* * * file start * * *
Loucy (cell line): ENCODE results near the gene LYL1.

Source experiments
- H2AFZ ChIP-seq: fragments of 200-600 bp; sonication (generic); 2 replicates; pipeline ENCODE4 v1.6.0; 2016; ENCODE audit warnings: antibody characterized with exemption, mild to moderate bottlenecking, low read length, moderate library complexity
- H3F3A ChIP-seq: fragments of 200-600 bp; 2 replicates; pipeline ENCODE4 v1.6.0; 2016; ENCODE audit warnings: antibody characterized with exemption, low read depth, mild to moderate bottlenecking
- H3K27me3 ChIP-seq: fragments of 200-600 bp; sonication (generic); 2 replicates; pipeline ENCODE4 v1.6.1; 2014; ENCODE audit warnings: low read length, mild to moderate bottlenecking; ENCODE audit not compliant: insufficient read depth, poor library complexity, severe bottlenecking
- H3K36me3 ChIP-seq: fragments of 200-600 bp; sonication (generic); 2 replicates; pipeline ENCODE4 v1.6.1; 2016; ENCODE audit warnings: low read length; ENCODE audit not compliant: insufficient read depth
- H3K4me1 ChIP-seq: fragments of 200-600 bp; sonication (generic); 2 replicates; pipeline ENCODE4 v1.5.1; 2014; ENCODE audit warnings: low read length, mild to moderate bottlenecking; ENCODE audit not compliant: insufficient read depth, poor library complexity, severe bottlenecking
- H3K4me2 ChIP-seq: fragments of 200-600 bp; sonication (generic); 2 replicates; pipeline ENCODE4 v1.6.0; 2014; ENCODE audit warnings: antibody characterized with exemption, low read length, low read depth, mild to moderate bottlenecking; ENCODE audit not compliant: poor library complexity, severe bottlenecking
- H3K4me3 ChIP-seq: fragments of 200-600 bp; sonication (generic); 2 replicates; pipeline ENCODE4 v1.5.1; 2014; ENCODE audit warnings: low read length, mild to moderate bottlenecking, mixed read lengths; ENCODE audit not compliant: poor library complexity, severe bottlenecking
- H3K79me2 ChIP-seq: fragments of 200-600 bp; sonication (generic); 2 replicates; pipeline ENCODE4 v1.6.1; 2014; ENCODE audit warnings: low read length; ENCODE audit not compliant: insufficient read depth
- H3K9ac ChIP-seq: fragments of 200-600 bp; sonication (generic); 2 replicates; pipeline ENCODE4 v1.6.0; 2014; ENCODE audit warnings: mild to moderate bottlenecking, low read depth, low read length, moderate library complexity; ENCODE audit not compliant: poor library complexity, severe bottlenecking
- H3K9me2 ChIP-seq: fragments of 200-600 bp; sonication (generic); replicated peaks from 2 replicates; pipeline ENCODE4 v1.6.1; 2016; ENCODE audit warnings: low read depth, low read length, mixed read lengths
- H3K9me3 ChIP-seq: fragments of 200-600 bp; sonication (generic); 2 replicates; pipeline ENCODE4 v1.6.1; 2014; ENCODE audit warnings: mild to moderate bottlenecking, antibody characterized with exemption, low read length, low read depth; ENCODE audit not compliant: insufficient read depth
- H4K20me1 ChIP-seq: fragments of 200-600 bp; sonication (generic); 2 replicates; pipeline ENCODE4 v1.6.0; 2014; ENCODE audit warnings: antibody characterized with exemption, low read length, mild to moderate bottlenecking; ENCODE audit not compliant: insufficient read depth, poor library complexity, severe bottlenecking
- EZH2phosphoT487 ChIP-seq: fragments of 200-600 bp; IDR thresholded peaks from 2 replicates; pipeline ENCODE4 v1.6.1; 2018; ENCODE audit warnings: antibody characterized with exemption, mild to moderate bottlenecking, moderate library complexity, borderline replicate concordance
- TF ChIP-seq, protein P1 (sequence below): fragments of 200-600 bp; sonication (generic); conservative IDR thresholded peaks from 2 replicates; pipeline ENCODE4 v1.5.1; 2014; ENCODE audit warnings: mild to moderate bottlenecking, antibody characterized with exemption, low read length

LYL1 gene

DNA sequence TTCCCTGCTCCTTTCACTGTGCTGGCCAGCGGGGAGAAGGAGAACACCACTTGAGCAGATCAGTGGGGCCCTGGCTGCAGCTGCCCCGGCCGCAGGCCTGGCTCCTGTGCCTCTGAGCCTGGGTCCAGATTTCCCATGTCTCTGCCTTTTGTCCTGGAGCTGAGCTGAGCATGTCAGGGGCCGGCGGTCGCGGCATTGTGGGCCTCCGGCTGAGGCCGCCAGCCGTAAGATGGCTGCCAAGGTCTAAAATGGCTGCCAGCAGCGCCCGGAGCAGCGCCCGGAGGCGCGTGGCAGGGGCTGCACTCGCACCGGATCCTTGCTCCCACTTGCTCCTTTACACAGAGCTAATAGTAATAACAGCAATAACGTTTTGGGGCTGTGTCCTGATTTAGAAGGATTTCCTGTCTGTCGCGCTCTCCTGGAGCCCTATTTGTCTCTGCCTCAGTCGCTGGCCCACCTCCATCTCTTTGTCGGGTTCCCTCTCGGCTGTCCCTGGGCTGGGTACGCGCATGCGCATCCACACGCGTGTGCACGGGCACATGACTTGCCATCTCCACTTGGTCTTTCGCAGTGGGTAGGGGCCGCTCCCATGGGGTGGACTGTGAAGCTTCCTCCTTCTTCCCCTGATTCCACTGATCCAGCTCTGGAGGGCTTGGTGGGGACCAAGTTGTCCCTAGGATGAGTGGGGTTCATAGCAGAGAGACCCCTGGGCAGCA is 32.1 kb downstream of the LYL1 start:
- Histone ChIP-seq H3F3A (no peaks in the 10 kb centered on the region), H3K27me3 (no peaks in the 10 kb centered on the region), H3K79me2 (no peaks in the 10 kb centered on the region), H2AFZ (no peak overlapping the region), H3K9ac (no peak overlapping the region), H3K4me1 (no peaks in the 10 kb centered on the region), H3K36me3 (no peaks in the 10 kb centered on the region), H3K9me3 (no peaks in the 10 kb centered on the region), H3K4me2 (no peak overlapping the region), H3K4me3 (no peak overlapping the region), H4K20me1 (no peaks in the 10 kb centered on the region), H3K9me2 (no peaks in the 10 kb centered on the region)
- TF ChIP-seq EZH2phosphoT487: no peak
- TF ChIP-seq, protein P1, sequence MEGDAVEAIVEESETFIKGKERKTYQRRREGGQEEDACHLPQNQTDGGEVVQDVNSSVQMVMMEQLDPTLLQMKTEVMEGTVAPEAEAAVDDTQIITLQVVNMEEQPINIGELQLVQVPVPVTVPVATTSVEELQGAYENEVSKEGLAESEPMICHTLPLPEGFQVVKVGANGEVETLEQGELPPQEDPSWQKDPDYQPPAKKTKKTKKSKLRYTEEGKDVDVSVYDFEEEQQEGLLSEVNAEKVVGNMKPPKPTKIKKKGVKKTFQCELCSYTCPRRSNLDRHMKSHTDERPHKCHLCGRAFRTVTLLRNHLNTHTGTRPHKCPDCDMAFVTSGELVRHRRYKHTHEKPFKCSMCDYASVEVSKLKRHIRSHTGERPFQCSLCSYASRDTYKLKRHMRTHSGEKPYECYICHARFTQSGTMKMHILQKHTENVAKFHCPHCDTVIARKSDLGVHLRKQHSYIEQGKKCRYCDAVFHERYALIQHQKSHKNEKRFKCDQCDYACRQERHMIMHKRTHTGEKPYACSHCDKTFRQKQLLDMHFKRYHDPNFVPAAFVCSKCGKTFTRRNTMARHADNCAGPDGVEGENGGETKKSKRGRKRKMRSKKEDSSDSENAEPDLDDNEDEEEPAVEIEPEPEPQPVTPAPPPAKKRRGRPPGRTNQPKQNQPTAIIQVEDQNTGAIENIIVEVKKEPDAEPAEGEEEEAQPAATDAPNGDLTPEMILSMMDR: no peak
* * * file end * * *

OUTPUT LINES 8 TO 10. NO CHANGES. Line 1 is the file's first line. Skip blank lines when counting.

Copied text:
- H3K4me2 ChIP-seq: fragments of 200-600 bp; sonication (generic); 2 replicates; pipeline ENCODE4 v1.6.0; 2014; ENCODE audit warnings: antibody characterized with exemption, low read length, low read depth, mild to moderate bottlenecking; ENCODE audit not compliant: poor library complexity, severe bottlenecking
- H3K4me3 ChIP-seq: fragments of 200-600 bp; sonication (generic); 2 replicates; pipeline ENCODE4 v1.5.1; 2014; ENCODE audit warnings: low read length, mild to moderate bottlenecking, mixed read lengths; ENCODE audit not compliant: poor library complexity, severe bottlenecking
- H3K79me2 ChIP-seq: fragments of 200-600 bp; sonication (generic); 2 replicates; pipeline ENCODE4 v1.6.1; 2014; ENCODE audit warnings: low read length; ENCODE audit not compliant: insufficient read depth